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Author Topic: Nettles and spray  (Read 2285 times)

Bramham Wiltshire Horns

  • Joined Oct 2014
  • leeds
  • Bramham flock Wiltshire Horns
Nettles and spray
« on: June 28, 2016, 10:13:41 am »
on the plot i have there are quiet a few nettles
what is a good way of dealing with them
would the sheep eat them or are they poisonous
can you recommend anything to kill them off
thanks
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twizzel

  • Joined Apr 2012
Re: Nettles and spray
« Reply #1 on: June 28, 2016, 10:46:06 am »
Sheep don't eat nettles I don't think, at least ours don't. you would need a license to spray now both with knapsack and quad/tractor mounted sprayer. Best bet is to find a local farmer with the correct tickets who can advise and spray it for you.
« Last Edit: June 28, 2016, 10:47:42 am by twizzel »

SallyintNorth

  • Joined Feb 2011
  • Cornwall
  • Rarely short of an opinion but I mean well
    • Trelay Cohousing Community
Re: Nettles and spray
« Reply #2 on: June 28, 2016, 11:23:31 am »
Nettles are very nutritious.  Sheep and cattle will eat them once they're cut.  So if you can strim, top or scythe them, you save on using chemicals and provide good food to your sheep.
Don't listen to the money men - they know the price of everything and the value of nothing

Live in a cohousing community with small farm for our own use.  Dairy cows (rearing their own calves for beef), pigs, sheep for meat and fleece, ducks and hens for eggs, veg and fruit growing

Fleecewife

  • Joined May 2010
  • South Lanarkshire
    • ScotHebs
Re: Nettles and spray
« Reply #3 on: June 28, 2016, 11:40:28 am »
As Sally says, nettles are full of nutrition.  We find our sheep don't eat them when they (the nettles) are young, but they eat them later in the year.  Nettles are also the food plant of tortoiseshell butterfly larvae.

However, you can have too much of a good thing.  We never spray chemicals, and where we have nettles we don't want, we mow them, with an ordinary lawn mower, frequently.  If the problem is nettles under hedges and in awkward to reach places, as opposed to open pasture, then they are scythed as a temporary measure, but in the long term you can only wait for the tree cover to shade them out.

If, when you say 'on the plot' you mean a veg garden, then there's nothing you can do other than digging out every last root (they extend a long way, and are yellow ).  Make sure you never let them seed, and hoe off any germinating seedlings before they get established.  Don't put nettles on the compost heap unless you are sure they have not set seed.  You can make a lovely, if decidedly stinky, liquid feed with a high nitrogen content, from soaked nettles - complements comfrey feed which is high in potassium.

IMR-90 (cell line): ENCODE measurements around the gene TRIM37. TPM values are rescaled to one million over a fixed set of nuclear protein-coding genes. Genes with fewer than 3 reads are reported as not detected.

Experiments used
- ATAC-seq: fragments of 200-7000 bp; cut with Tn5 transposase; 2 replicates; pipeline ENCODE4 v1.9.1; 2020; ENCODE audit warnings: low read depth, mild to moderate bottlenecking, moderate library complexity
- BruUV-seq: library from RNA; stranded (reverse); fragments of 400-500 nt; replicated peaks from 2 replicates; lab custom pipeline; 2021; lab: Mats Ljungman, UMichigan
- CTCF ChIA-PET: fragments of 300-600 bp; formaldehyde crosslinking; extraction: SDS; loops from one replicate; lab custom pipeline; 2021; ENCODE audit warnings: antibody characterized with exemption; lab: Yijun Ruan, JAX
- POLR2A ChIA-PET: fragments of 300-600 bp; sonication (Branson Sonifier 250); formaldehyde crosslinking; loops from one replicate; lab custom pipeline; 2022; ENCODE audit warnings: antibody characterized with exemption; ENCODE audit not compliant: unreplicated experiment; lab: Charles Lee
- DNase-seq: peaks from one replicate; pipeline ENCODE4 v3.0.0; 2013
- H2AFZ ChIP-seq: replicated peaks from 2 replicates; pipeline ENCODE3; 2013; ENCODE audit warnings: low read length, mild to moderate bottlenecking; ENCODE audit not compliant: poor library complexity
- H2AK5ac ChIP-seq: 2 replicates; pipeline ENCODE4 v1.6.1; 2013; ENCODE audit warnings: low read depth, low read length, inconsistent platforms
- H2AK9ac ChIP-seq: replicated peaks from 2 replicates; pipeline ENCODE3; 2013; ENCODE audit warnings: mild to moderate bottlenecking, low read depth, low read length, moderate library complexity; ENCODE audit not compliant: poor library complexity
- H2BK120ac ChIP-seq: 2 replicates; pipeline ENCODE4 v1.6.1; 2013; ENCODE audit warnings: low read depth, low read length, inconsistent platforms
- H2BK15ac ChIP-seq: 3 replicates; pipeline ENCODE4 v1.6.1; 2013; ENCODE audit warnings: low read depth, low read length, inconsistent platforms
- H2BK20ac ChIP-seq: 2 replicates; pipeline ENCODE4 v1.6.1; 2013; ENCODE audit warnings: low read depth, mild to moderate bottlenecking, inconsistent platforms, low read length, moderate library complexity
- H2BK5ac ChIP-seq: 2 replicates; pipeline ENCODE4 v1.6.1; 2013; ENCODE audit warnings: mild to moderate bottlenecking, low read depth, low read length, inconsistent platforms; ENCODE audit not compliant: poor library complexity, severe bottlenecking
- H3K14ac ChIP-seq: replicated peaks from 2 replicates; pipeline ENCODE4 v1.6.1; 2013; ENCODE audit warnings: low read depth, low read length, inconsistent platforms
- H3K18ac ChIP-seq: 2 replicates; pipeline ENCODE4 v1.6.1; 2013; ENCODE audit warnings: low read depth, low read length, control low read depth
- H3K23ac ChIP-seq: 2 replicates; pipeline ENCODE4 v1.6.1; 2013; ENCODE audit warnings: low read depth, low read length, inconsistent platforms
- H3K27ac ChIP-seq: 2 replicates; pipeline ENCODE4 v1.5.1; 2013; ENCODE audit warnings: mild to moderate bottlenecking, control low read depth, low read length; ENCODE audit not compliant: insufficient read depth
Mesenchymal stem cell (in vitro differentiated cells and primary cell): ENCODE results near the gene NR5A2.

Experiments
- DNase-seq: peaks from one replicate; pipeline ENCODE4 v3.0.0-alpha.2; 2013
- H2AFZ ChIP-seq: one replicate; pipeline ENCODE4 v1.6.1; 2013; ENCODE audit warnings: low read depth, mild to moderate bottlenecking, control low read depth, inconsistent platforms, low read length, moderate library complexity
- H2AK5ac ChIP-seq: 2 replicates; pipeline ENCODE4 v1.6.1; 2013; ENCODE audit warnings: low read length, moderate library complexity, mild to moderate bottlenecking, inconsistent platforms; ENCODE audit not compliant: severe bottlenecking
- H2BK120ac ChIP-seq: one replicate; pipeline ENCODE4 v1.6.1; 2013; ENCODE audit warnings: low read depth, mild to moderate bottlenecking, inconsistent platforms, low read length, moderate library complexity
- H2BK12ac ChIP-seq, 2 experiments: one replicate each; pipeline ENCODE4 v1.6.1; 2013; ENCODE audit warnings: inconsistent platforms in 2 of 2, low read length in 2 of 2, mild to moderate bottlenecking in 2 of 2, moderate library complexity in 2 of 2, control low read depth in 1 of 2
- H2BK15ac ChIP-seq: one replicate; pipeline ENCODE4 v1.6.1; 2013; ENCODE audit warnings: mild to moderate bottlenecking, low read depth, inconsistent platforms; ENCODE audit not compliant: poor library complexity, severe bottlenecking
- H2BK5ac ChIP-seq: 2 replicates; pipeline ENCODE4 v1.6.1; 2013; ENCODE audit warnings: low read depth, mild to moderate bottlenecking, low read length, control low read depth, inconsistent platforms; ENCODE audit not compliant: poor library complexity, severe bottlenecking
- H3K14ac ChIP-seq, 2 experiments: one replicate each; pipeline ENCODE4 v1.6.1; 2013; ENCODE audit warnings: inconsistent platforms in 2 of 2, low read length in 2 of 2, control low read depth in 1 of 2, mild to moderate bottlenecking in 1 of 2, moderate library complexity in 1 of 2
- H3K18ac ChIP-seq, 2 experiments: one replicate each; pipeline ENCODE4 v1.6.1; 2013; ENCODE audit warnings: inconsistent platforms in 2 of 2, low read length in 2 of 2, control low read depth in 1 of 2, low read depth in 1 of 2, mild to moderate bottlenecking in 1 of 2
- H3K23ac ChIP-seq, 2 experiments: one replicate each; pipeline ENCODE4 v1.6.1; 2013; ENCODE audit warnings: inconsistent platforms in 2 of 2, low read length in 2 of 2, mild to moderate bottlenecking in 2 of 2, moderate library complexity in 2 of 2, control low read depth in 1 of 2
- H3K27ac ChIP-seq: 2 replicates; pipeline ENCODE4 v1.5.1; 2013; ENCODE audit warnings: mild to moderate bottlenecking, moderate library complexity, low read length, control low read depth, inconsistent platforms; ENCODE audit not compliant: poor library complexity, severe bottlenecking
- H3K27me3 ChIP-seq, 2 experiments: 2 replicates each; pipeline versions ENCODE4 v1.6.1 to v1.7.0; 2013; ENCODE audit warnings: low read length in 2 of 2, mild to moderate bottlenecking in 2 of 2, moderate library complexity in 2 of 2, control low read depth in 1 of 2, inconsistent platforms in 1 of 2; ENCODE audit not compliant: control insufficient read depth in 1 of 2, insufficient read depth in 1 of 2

« Last Edit: June 28, 2016, 11:44:53 am by Fleecewife »
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Foobar

  • Joined Mar 2012
  • South Wales
Re: Nettles and spray
« Reply #4 on: June 28, 2016, 11:55:49 am »
Pull them out after its been raining (when ground is softer), then leave them to wilt and put them in with your sheep.  The sheep will eat some of them once wilted.  Keep doing that and you will soon get rid of them.

Bramham Wiltshire Horns

  • Joined Oct 2014
  • leeds
  • Bramham flock Wiltshire Horns
Re: Nettles and spray
« Reply #5 on: June 28, 2016, 01:15:29 pm »
thanks for the advice much appreciated

its in the feild the sheep are going in, would this be same with thistles
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SallyintNorth

  • Joined Feb 2011
  • Cornwall
  • Rarely short of an opinion but I mean well
    • Trelay Cohousing Community
Re: Nettles and spray
« Reply #6 on: June 28, 2016, 01:46:45 pm »
Yes, they'll eat cut thistles too, and repeated cutting will wear out the thistles.

For most effective cutting, cut the thistles when they are full in flower, just before they set seed.
Don't listen to the money men - they know the price of everything and the value of nothing

Live in a cohousing community with small farm for our own use.  Dairy cows (rearing their own calves for beef), pigs, sheep for meat and fleece, ducks and hens for eggs, veg and fruit growing

Bramham Wiltshire Horns

  • Joined Oct 2014
  • leeds
  • Bramham flock Wiltshire Horns
Re: Nettles and spray
« Reply #7 on: June 28, 2016, 02:30:08 pm »
brilliant thankyou
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Timothy5

  • Joined Oct 2015
Re: Nettles and spray
« Reply #8 on: June 28, 2016, 06:07:19 pm »
My sheep will eat nettles, brambles, and even nibble bracken, if I cut it down with the brush cutter. I use a metal blade on my strimmer, a whip won't last 5 minutes, I slice them all down, and the sheep do the rest. Keep cutting, and eventually the weeds give up and grass takes over. If you want to spray, Clinic is O.K., but don't graze, or if you have money to burn you can use Grazon, but it is a wicked price, although they say you can continue to graze your animals. I'm not sure if that is a good idea.

Melmarsh

  • Joined May 2014
Re: Nettles and spray
« Reply #9 on: June 28, 2016, 08:13:38 pm »
If you get the right ' whip ' as in its thickness it will go through with no problem , I don't suppose you have any goats ??? Or know someone who does ?? If you cut and wilt or dry goats love them  :idea:

 
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